The young age and  history of multiple carcinomas led to suspicion for an inherited cancer syndrome. Micro-satellite instability (MSI) immunohistochemistry was performed on the blocks available from the previous surgery. It showed loss of MSH-2 and MSH-6. Confirmation genetic testing was done with ClinVarwhich showed mutation in the MSH-2 gene. A detailed family history revealed history of carcinoma stomach in the grandfather and carcinoma colon in the father. A diagnosis of Lynch syndrome was made by the Amsterdam II criteria.

Discussion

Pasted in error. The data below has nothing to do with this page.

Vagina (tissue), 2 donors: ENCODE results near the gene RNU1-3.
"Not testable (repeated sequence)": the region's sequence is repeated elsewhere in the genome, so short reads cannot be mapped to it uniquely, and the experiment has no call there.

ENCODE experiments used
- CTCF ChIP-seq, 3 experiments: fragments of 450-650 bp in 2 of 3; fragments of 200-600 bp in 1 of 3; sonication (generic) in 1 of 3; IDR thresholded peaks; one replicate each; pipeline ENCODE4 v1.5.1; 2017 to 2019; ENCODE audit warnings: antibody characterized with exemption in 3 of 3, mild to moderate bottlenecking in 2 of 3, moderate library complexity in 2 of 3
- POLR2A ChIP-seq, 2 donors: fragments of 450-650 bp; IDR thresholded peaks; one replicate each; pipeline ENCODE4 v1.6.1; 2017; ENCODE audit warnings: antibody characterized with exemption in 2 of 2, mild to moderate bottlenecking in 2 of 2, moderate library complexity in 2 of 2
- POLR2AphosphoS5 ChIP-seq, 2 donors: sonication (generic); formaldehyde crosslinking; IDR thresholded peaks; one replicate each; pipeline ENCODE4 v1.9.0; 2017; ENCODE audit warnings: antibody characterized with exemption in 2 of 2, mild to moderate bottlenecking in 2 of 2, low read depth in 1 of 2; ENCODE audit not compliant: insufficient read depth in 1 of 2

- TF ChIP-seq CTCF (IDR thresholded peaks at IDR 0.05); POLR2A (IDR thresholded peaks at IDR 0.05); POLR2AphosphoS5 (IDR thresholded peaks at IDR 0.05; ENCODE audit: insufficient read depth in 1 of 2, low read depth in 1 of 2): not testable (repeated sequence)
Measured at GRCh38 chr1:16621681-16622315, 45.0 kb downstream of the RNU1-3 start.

Hereditary colorectal cancer (CRC) accounts for around 2 to 5% of all cancer cases in the Western world. Although the incidence of colorectal cancer is relatively low in the Indian subcontinent, the proportion of cases attributed to hereditary causes have been found to be around 10%. Amongst these cases, Lynch syndrome is the leading cause1. Lack of awareness about such conditions often leads to avoidable morbidity and mortality in this population. The age of onset of malignancy is earlier and the lesions are more proximally located in cases of Lynch syndrome. Amongst the extra-colonic malignancies, endometrial cancer is the most common. Other associated cancers are gastric, ovarian, biliary, urinary tract, small bowel, brain and pancreatic.